Sixers stumble as players take a knee in BBL opener
Sydney Sixers and Hobart Hurricanes players took a knee in a stand against racial injustice and persecution, as Jordan Silk marked the opening night of the Big Bash League with some jaw-dropping acrobatics.
The Sixers failed to reignite their engines after the dismissals of James Vince (67 off 41 balls) and Jack Edwards (47 of 39) in successive overs, losing by 16 runs though they claimed a "bash boost" point for leading after 10 overs.
Silk may have already provided one of the highlights of the tournament, which has been talked down by its free-to-air rights holder Channel Seven in its feud with Cricket Australia.
Once hailed by Ricky Ponting as the best fielder in Australia, Silk stunned former legends and fans around the country with his gravity-defying save in the deep to prevent Hobart's Singapore-born recruit Tim David from scoring a six.
Leaping at full stretch over the boundary rope, Silk snared a one-handed "catch" almost parallel to the ground before throwing the ball back into the field of play. Though technically a chance, his effort left former and current stars in awe.
"This is so bloody good!!!" Glenn Maxwell tweeted.
Former great Mark Waugh, one of the best fielders of his generation, predicted "you won't get a better bit of fielding this season" while commentating on Fox Sports.
Colin Ingram and David both smacked half-centuries for the Hurricanes, who recovered after losing two wickets from the first two overs.
The Sixers, moved by stories from teammates affected by racism, have pledged to make take a knee before every game in the tournament.
The gesture has become synonymous with the Black Lives Matter movement which spread globally after the killing of George Floyd, a black man, by a Minneapolis police officer.
Australian cricket has grappled with how to recognise racial inequality in this country, with the national women's team taking part in Barefoot Circles in their games against New Zealand.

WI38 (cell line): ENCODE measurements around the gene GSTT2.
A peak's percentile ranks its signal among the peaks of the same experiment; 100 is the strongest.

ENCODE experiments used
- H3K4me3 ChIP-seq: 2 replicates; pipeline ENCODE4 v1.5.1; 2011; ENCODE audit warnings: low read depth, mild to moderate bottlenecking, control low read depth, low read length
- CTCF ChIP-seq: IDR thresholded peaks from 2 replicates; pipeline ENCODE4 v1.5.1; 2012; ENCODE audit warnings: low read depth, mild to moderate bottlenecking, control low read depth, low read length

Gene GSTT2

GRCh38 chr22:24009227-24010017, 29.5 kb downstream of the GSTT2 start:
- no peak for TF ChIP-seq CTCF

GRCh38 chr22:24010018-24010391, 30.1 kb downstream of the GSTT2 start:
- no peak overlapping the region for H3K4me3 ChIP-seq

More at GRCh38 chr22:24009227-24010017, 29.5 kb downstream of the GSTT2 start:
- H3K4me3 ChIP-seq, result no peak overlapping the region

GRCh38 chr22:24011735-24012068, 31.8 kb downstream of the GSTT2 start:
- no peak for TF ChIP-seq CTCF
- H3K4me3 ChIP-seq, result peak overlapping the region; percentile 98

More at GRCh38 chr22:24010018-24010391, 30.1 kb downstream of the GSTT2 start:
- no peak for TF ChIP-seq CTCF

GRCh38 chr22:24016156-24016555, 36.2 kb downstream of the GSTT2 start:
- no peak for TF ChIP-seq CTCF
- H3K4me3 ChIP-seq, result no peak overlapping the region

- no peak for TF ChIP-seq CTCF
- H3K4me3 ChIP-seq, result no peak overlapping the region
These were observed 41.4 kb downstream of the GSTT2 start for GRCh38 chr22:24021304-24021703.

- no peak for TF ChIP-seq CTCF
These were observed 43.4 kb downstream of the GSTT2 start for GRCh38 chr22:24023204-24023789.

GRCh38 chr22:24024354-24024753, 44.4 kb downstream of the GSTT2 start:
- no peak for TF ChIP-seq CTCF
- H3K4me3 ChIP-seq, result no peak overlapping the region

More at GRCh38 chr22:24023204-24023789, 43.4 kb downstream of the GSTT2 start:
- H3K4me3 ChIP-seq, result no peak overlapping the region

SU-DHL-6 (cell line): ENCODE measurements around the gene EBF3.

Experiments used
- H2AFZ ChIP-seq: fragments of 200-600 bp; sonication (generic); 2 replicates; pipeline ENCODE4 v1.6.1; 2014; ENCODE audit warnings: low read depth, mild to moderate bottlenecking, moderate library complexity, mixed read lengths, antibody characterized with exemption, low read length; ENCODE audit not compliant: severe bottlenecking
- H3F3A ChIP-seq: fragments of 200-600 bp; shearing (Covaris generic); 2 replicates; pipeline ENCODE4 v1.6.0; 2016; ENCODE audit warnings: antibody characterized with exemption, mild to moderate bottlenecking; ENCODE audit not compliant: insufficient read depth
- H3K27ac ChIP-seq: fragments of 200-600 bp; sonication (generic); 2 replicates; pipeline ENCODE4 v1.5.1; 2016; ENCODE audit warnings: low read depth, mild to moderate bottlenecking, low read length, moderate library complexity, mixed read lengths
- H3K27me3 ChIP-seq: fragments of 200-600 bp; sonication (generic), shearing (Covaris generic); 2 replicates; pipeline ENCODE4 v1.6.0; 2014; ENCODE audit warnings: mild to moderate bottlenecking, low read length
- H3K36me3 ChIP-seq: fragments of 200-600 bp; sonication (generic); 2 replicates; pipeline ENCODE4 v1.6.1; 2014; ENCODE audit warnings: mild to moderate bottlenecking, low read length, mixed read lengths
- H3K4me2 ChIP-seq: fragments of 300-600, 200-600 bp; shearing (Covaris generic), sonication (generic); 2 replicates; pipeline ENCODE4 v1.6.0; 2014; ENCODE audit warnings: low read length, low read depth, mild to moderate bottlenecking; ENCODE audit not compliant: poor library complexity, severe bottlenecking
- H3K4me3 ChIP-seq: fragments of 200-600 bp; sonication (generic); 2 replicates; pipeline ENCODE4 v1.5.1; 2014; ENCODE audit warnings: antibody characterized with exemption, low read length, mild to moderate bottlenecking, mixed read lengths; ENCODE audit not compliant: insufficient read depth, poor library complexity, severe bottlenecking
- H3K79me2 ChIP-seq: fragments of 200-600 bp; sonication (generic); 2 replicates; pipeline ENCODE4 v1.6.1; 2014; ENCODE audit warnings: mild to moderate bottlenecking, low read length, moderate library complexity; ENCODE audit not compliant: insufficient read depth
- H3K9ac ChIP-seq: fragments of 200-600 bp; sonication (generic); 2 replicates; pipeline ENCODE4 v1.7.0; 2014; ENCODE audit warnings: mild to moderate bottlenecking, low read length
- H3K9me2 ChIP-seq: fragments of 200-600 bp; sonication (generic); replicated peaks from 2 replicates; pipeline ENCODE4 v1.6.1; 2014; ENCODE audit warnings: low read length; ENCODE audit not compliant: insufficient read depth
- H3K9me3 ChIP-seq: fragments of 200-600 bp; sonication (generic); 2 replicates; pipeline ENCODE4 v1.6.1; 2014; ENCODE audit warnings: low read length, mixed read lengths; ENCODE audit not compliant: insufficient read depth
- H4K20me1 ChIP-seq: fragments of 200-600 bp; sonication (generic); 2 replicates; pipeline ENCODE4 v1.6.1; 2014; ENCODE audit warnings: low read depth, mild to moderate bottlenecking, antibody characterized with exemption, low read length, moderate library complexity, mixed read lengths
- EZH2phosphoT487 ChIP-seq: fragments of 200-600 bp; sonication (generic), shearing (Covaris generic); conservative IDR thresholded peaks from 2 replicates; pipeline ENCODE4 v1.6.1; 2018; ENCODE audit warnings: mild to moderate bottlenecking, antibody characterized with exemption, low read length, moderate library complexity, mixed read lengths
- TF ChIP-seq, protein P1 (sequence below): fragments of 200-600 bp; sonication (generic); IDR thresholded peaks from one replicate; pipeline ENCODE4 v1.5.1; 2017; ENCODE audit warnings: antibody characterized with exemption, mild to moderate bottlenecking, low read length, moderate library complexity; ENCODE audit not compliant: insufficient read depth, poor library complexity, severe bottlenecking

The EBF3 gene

The national men's side followed suit by deciding to perform the ritual, which it feels is a more appropriate recognition of First Nations people, before the start of every series.
Sydney Thunder, Adelaide Strikers and the Hurricanes took the knee in the WBBL while players from other clubs showed their support by taking off hats or helmets.
Star West Indies all-rounder Carlos Brathwaite, who has spoken widely about racism in sport, made a PowerPoint presentation to Sixers teammates while other players spoke about their experiences of racial prejudice.
Former Australian international Dan Christian, from the Wiradjuri tribe in NSW, joined the Sixers this season for their title defence.
"Tonight, in our first game of BBL|10, and throughout the tournament, the Sixers will take a knee prior to the first ball in support of our team mates and those who have been impacted by racism," the Sixers said in a statement.
"The stance follows an education session provided by several members of the squad and comes with unanimous support from players and staff.
"In Australia and all across the world we continue to see examples of people being mistreated simply due to the colour of their skin. At the Sixers, we believe this is unacceptable.
"As a club and as individuals we have made the commitment to better educate ourselves on the history of Aboriginal and Torres Strait Islanders, to fight for inclusion and justice, and to stand with our communities on the path to reconciliation and equal rights. We encourage all members of the community to do the same.
"The BBL squad will continue our education throughout the tournament, including undertaking cultural awareness training early next year."
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Andrew Wu writes on cricket and AFL for The Sydney Morning Herald